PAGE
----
I’ll never forget how God drew me to HimSELF. You see, I grew up as a people pleaser. The church I attended as a teen was works based, which fit my task-oriented, self-sufficient personality well.
I’d heard the Gospel—that Jesus had paid for my failures with His life (John 3:16 and Ephesians 2:8)—but it hadn’t resonated with me. My life in high school revolved around sports, and I planned to attend a Division 1 college on scholarship. I didn’t want to follow God at that time because I thought I would lose my identity. So I chose to do life without Jesus.
But God broke through my self-sufficiency when I encountered the Gospel again in Romans 5:7-8: “One will scarcely die for a righteous person—though perhaps for a good person one would dare even to die—but God shows his love for us in that while we were still sinners, Christ died for us.”
From these verses, I began to understand what Christ’s death and, more importantly, His resurrection meant. That’s when I committed to following Jesus. What I thought I would have to give up was nothing
compared to what God had given up in sending His Son to die for me.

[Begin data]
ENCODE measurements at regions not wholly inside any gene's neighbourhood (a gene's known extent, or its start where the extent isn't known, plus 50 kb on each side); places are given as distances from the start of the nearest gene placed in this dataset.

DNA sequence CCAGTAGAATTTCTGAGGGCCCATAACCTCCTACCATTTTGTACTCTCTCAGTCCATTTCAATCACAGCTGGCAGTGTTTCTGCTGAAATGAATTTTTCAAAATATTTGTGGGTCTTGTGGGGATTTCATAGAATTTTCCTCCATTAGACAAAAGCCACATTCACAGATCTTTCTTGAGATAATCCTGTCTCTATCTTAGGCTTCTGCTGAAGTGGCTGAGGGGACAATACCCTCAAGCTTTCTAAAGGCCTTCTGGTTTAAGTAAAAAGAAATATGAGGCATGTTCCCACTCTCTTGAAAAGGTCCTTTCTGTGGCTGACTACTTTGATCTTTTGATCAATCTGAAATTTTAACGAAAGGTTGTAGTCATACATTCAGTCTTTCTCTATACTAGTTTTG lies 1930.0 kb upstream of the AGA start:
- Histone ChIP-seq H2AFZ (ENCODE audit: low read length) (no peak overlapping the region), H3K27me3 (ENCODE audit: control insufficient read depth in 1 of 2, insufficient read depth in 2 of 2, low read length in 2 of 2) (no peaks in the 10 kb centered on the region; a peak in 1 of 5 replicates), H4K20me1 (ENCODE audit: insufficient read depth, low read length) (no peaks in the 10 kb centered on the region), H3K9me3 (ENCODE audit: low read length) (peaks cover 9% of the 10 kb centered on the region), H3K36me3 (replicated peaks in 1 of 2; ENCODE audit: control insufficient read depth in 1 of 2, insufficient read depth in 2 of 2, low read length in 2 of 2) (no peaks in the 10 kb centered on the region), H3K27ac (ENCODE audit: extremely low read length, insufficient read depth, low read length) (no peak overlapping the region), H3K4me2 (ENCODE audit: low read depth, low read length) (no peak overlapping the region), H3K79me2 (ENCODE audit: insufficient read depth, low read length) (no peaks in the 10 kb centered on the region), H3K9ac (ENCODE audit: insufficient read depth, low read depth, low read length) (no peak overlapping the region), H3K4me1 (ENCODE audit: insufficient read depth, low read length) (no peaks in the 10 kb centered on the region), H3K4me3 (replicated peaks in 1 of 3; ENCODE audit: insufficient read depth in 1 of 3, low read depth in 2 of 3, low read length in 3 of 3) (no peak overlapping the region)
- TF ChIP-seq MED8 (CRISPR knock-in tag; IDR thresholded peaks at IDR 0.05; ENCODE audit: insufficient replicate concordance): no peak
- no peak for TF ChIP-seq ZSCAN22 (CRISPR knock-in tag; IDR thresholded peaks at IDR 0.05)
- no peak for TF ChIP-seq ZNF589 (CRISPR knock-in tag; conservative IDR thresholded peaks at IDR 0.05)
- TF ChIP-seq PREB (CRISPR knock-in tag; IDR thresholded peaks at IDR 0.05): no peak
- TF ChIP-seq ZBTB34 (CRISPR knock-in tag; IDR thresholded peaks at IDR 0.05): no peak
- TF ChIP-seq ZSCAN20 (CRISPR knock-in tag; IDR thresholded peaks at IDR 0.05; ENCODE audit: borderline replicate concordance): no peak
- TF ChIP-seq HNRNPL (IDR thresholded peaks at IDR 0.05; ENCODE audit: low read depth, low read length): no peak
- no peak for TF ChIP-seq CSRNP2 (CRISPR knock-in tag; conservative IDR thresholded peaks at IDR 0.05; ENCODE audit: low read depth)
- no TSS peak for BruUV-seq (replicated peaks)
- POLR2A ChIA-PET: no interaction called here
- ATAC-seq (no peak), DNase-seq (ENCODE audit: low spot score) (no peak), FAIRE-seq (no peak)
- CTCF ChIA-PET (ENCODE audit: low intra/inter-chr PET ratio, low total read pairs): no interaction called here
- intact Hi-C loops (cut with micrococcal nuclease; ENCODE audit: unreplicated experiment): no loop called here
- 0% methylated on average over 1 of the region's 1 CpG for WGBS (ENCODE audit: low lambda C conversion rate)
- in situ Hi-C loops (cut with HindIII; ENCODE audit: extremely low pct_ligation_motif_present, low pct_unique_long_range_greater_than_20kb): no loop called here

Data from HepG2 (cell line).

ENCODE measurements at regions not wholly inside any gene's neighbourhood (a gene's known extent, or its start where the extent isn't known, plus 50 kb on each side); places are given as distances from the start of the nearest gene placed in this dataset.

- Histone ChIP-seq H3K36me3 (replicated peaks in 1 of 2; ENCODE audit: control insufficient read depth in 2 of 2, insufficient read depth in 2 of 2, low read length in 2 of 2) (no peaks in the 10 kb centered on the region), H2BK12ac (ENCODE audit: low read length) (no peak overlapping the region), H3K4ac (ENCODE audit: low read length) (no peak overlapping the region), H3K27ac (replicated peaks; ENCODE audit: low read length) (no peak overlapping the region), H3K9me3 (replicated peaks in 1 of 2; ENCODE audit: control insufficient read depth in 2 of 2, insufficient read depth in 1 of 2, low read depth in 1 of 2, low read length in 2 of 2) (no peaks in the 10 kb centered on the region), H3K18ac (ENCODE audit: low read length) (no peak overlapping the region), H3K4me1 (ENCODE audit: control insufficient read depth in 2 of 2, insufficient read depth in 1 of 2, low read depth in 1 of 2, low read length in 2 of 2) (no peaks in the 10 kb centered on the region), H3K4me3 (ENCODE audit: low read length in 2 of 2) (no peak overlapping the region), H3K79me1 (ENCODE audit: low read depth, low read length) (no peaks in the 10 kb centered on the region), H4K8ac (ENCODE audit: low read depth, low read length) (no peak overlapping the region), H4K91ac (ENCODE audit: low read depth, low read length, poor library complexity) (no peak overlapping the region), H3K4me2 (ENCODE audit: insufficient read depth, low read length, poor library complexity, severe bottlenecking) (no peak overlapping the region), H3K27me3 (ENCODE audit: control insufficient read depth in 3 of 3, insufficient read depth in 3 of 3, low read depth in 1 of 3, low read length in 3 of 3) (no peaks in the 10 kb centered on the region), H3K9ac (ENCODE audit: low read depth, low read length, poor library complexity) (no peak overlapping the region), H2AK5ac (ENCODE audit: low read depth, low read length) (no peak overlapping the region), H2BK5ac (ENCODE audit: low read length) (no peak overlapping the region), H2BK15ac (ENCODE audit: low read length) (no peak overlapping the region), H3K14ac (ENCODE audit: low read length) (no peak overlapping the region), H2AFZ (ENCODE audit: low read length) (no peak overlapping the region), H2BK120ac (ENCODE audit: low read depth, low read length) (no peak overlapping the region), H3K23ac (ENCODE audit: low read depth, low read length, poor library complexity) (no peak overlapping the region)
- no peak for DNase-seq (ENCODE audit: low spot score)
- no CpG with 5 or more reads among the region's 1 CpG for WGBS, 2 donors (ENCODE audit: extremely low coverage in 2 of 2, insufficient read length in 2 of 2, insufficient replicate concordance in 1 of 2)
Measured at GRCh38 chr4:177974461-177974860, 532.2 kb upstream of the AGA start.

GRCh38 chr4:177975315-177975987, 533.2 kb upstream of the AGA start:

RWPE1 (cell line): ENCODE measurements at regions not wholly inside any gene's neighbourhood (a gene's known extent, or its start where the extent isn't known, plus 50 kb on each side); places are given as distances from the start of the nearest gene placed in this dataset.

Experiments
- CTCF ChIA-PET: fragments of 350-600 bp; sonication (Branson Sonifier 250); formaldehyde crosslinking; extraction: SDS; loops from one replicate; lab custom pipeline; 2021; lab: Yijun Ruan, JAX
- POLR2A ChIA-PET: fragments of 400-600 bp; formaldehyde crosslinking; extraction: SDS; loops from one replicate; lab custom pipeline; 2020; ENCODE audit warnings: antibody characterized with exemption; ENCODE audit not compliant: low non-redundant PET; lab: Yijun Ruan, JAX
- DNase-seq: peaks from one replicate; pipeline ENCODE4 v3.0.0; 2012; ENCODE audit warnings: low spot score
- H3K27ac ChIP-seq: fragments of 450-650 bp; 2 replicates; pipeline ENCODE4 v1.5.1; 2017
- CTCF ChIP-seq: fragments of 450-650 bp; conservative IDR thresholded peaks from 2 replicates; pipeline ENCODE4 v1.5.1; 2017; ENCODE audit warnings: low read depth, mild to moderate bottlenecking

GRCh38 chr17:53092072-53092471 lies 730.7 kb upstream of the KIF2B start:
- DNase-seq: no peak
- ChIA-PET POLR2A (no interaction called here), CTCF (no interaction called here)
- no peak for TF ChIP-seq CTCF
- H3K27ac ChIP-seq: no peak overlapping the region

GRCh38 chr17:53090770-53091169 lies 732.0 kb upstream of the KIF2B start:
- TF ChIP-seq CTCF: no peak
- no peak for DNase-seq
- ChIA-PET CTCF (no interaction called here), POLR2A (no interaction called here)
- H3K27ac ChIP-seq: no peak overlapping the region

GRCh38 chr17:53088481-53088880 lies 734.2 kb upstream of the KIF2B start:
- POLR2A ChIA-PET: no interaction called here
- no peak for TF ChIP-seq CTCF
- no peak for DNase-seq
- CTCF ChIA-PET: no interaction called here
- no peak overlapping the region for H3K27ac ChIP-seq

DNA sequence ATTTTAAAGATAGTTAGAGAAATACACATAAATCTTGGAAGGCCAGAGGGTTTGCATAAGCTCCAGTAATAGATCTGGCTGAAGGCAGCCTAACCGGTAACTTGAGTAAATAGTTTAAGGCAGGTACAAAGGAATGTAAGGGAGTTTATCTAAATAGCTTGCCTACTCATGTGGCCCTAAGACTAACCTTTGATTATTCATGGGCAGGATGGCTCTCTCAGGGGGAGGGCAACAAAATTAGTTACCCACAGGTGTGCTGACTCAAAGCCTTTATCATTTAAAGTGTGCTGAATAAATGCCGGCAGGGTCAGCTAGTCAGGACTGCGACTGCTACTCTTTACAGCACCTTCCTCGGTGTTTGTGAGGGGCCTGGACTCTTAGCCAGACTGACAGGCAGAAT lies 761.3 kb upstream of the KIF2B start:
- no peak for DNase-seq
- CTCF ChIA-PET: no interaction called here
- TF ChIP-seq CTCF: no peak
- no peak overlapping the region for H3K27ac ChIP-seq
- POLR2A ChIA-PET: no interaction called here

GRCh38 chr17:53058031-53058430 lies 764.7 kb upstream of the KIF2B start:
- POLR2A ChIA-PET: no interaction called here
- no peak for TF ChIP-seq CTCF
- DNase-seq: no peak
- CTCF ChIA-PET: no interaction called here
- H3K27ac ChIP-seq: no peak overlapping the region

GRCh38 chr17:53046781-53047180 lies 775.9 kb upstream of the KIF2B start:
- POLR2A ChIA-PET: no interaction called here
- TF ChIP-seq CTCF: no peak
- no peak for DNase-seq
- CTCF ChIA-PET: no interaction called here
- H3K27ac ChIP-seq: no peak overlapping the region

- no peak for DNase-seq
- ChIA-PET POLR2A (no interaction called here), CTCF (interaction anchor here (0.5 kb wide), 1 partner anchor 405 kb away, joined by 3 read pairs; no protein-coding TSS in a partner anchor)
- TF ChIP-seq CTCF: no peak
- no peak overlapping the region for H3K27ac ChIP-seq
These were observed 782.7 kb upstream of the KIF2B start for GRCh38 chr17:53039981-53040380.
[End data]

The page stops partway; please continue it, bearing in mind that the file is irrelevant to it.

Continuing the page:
Letting go of self-sufficiency
Then I learned that God didn’t want to change how He’d made me but would use me—my talents and gifts—for His purposes. I didn’t have to be self-sufficient. This eye-opening moment happened many years ago. And while God did begin to change me, it didn’t happen in the way I’d anticipated. My honest desire to please God grew, and my actions soon stemmed from that desire—not from a works-based checklist.
Remembering my testimony helps refresh my faith and lead me back to what is important: my relationship with God and my ongoing desire to live according to His plan.
Do you need to be refreshed today? Think about the moment you chose to become a follower of Christ.
Combat Your Inner Battles and Win!
Author: MIKE BOSSERT
Mike Bossert is the executive director of the Relationship Services division at Focus on the Family.
© 2021 Focus on the Family. This devotion first appeared in the June/July issue of Focus on the Family magazine. All rights reserved.